Kim has left a new comment on your post "A Mixed Bag":
Lisa, what would be the best way for that mom to handle things? I make similar small talk with moms regularly, and I hate to think that I'd be causing a mom pain because her baby wasn't doing what I asked about yet. If I run into a mom of a special needs child, what should I say when she explains that her baby is delayed? How could I offer support and encouragement without sounding condescending or full of pity?
Kim, this is a good question, and I appreciate your asking.
And the thing is, I don't have an answer. The small talk, the asking if he's doing this or that? That doesn't bother me at all. What caused me almost physical pain was the "Ohhhh . . ." response, and even more, the sudden silence from the other moms standing around, as soon as they heard "Down syndrome." (Now, granted, I admit that I am likely hyper-sensitive to these things, and some of this may be nothing more than my own perception because I am on high alert for people's responses to Finn and his diagnosis).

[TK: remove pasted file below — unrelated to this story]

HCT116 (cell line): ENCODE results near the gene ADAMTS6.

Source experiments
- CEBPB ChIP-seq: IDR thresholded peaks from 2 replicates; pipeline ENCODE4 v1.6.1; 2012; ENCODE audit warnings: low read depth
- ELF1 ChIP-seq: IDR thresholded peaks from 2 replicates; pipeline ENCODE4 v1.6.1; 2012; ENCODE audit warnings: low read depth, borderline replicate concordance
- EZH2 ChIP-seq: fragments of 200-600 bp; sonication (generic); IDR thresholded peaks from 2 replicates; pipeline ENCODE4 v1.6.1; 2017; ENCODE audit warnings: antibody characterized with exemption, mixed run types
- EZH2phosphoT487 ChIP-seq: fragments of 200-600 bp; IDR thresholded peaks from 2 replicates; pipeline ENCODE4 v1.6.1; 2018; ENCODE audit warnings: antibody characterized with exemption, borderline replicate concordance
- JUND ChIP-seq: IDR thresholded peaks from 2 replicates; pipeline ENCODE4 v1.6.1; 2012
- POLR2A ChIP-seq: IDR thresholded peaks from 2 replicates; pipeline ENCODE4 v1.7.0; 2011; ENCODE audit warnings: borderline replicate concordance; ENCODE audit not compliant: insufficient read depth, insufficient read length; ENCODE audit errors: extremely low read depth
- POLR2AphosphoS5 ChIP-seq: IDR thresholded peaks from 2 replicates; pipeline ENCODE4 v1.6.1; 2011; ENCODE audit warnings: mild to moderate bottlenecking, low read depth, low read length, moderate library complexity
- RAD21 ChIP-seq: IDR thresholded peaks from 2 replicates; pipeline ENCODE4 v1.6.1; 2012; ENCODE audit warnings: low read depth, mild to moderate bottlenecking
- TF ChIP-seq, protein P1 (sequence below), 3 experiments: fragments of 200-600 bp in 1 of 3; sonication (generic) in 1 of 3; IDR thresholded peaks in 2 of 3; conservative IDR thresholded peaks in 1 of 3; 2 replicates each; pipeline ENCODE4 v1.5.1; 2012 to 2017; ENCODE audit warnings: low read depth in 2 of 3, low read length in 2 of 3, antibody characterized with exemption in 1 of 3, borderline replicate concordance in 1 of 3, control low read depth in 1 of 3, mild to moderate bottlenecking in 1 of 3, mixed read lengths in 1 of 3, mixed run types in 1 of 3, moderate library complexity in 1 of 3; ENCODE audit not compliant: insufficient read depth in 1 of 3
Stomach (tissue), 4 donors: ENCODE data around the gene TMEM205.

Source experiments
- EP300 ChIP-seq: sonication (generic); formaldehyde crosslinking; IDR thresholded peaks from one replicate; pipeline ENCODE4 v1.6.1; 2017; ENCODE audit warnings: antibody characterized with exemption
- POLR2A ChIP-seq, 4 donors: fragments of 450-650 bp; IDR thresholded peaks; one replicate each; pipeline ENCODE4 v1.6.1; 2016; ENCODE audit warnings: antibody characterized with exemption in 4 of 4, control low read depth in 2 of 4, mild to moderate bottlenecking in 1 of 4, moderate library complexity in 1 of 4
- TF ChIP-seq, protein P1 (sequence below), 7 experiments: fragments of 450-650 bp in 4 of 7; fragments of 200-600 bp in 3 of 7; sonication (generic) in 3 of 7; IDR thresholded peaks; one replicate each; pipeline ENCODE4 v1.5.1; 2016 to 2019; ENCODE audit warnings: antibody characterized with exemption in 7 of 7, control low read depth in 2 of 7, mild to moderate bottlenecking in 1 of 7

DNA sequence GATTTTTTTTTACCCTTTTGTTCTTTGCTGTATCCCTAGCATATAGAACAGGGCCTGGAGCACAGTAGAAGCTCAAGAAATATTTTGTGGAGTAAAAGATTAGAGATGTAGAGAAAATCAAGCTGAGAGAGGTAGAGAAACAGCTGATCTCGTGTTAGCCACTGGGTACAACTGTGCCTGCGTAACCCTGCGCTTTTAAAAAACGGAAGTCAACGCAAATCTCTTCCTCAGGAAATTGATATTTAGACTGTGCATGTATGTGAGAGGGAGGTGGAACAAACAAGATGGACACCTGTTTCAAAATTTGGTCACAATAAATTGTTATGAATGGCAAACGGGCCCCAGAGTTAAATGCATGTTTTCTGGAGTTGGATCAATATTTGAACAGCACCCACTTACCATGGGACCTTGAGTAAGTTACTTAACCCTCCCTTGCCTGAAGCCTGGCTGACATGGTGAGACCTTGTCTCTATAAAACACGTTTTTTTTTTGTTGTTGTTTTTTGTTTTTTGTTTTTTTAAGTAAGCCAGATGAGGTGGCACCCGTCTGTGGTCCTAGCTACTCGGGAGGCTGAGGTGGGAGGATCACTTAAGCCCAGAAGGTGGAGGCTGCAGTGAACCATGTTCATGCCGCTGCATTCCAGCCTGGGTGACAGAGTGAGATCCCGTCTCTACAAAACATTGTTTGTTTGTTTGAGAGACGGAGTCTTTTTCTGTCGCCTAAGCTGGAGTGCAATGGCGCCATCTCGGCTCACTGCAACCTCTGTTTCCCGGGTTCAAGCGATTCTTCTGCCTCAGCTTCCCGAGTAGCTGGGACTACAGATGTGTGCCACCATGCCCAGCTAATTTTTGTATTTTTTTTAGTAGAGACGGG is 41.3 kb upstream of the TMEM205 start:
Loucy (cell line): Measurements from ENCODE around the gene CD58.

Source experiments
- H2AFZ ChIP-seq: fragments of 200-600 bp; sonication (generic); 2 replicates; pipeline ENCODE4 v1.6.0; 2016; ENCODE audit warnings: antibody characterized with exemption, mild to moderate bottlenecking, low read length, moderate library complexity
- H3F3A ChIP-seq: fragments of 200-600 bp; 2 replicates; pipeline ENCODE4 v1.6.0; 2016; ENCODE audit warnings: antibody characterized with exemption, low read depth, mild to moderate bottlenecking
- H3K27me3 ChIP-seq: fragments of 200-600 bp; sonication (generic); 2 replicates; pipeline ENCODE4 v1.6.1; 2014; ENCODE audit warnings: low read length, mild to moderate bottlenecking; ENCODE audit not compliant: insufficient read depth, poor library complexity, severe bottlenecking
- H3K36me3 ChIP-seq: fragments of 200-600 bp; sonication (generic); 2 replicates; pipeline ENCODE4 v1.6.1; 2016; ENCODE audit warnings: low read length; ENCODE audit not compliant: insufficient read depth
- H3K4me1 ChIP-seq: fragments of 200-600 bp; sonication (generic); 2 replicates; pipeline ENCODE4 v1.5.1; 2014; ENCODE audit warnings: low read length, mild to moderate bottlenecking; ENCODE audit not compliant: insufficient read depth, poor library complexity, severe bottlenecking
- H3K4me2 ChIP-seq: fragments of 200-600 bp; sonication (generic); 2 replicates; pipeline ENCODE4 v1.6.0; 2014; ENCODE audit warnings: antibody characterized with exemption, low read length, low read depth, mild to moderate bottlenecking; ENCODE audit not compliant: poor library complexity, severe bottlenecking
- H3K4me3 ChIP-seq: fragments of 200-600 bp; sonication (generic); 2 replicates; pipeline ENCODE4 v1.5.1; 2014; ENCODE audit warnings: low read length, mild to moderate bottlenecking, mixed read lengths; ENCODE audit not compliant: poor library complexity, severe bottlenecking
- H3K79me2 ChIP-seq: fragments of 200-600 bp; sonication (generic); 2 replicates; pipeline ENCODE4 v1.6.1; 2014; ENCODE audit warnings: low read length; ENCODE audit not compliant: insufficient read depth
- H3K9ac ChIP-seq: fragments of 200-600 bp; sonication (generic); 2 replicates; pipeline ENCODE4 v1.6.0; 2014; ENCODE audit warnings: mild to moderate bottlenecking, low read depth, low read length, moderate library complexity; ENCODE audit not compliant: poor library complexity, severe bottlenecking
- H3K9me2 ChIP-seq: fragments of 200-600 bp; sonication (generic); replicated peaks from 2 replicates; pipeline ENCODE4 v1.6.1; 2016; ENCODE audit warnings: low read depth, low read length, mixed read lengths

The truth is, before I had a child with Ds, I would have totally been one of those moms. I know I would have. I know I would have said, "Ohhhh . . ." and then not known what to say.
So it's not that I think their reaction was wrong or anything. I guess, now that I'm on the other side of this thing - now I'm the parent of a child with Ds, and not just a bystander - I just see how people in general, society if you will, views Down syndrome as something to feel bad about. And how can I be mad at those people since I was one of them? I just wish the world were different.
I know that in a lot of ways I totally need to get over myself. I've become so suspicious of people and what they're thinking. Just last night, Joey was in a play at school and I went to see it with my sister-in-law and Finn. And this whole group of people across the aisle from us were ooohhing and ahhing over Finn's extraordinary adorableness (okay, my words), and they jokingly held out their arms and said, "Pass him over here!" And instead of feeling good about it, all I could think to myself was, "Yeah, I wonder if you'd still be going all gaga over him if I told you that he has Down syndrome."
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